Explaining to others (especially those under 20) the consequences of Information Persistence, that what we post on the Internet will remain accessible, searchable and visible forever begs for some analogies to the “old” world, so I’ll continue my Sex Ed theme and claim that:
Posting on the Internet can be a fantastic tool for information sharing, but do it wrong, or with the wrong information, and you’ll have “Internet Herpes” for a long, long time.
I’m not talking about anything physical. At least that can be diagnosed and treated. Instead, Internet Herpes is posting what may seem like innocent stuff, at the time – risque photos from a wild party, exploits about friends, disparaging words about an employer, etc. which later come back to haunt you — and although you might mitigate the worst effects, it will never go away.
Even BusinessWeek is picking up on this trend, with their article dated March 27, “You Are What You Post,” describing examples of grown-up professionals having to deal with the consequences of young wild times publicly documented.
Like Herpes, it only takes one action, or the action of a friend, to reveal personal information about you that may be impossible to fix. The genie is out of the bottle.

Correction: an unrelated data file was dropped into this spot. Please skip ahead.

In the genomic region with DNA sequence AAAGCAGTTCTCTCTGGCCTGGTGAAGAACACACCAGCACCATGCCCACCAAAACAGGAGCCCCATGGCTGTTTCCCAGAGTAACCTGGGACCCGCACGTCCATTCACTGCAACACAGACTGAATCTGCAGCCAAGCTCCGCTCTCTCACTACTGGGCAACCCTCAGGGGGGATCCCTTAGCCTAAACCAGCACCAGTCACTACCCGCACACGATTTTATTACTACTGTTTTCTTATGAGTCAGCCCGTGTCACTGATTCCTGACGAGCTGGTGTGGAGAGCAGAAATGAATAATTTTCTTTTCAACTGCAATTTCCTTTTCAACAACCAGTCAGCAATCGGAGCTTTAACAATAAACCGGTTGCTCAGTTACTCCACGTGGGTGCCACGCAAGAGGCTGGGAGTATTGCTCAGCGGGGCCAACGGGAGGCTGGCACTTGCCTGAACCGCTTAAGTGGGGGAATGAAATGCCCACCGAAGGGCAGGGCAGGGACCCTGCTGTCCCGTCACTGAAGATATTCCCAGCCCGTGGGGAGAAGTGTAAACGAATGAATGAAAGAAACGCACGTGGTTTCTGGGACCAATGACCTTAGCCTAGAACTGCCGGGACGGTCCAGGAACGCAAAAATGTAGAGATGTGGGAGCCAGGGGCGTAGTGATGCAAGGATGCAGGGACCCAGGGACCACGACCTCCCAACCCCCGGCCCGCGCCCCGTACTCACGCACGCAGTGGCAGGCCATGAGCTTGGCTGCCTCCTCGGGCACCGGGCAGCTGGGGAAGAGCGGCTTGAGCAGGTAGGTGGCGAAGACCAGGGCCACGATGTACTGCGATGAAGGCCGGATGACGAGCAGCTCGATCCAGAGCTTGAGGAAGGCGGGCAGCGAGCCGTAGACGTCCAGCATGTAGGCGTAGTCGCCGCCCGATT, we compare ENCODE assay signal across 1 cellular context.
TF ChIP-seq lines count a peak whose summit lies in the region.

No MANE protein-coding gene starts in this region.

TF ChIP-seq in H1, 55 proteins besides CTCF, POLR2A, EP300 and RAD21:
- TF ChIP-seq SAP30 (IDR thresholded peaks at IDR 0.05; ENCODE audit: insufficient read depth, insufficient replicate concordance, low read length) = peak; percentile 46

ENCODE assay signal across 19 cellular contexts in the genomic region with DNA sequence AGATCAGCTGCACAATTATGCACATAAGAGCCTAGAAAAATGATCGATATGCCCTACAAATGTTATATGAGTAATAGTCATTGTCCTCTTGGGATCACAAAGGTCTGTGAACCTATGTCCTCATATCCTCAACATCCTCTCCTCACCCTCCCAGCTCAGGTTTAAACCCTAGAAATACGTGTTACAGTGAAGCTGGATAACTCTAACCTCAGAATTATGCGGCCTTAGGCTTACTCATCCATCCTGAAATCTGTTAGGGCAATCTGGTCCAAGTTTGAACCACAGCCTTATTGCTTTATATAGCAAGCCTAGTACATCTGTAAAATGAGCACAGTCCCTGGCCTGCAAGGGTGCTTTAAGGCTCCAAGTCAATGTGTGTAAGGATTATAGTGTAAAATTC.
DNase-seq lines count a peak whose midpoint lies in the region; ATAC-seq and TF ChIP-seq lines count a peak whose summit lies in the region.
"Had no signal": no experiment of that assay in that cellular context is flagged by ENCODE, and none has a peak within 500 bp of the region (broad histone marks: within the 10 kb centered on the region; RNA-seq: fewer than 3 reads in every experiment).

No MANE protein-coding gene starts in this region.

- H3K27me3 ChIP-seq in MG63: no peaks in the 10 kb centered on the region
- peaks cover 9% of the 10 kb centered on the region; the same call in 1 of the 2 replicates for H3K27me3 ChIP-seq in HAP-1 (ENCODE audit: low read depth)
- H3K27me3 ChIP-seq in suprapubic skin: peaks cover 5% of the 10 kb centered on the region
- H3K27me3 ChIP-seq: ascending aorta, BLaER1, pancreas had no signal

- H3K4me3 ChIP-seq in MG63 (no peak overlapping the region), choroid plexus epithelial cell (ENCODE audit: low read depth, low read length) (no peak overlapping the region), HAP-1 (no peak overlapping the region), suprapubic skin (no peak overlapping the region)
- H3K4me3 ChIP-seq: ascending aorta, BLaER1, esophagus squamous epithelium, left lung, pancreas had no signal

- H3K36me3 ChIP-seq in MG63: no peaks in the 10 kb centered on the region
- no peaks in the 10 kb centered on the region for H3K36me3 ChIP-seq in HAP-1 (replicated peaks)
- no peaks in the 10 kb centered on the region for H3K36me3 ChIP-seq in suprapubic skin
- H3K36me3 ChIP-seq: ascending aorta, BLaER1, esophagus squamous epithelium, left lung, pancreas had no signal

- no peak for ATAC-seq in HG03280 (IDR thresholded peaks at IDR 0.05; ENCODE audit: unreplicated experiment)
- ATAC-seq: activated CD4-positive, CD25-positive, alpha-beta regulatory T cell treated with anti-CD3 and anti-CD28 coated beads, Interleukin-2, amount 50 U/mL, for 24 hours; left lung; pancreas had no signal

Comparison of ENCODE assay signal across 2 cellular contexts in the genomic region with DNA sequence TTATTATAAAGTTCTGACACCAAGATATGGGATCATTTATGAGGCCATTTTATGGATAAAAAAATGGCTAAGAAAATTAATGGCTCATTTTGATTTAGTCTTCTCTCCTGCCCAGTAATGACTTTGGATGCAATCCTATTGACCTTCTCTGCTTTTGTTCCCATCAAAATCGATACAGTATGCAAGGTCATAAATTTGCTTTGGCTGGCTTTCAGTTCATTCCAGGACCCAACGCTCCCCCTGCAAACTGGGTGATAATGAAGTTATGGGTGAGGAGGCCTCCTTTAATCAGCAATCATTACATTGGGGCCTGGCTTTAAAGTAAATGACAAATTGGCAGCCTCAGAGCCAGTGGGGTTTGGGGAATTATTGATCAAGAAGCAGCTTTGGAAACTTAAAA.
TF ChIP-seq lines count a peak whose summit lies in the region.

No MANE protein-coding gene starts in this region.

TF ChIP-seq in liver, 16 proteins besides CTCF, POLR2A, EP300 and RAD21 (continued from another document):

It’s difficult, and certainly inconvenient, to remove undesirable information about yourself – you might try deleting your MySpace entry, cancelling your account, asking Google to not index web pages that you control, etc. You can also proactively establish your information, as in creating a blog like this, or by establishing your identity on LinkedIn (see my example).
But how to remove information from websites you don’t control? Sue them for slander? Even if they remove information about you, it will already have been cached and duplicated hundreds of times, especially if it is anything juicy. Your MySpace entry, and the pictures it contains, will continue to exist.
So we must practice prevention and awareness — acknowledge that there are behaviors on the Internet which are risky. Understand that while the risky behaviors may be fun (in the short term), the consequences may last. Fortunately, as in the physical world, the stigma of the consequences will decline… Probably about the time our youngsters will start running for President.